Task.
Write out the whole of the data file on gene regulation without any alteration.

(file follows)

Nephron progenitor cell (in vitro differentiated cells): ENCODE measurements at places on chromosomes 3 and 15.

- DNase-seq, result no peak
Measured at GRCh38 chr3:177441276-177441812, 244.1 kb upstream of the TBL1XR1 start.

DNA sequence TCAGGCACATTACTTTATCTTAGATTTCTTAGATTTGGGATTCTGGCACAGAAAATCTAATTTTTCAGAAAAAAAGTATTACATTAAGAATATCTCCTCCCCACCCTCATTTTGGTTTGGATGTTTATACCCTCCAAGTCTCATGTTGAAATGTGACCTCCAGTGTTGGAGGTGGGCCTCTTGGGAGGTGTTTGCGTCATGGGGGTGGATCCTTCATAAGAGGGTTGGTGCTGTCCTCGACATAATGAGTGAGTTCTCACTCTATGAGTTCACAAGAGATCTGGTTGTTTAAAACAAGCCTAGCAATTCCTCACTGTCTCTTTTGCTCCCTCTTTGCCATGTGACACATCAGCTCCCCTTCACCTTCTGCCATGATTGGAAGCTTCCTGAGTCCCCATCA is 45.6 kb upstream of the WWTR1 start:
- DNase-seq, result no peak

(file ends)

Nephron progenitor cell (in vitro differentiated cells): ENCODE measurements at places on chromosomes 3 and 15.

- DNase-seq, result no peak
Measured at GRCh38 chr3:177441276-177441812, 244.1 kb upstream of the TBL1XR1 start.

DNA sequence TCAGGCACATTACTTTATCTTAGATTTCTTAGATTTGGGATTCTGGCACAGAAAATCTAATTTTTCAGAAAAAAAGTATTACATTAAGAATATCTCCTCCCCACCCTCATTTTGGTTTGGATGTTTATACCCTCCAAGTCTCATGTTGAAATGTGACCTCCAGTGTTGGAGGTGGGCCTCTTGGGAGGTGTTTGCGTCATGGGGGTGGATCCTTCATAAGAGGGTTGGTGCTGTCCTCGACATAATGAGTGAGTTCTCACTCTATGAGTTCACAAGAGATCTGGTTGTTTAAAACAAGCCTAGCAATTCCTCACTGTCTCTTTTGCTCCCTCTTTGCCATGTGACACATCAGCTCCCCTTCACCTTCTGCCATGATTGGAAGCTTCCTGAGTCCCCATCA is 45.6 kb upstream of the WWTR1 start:
- DNase-seq, result no peak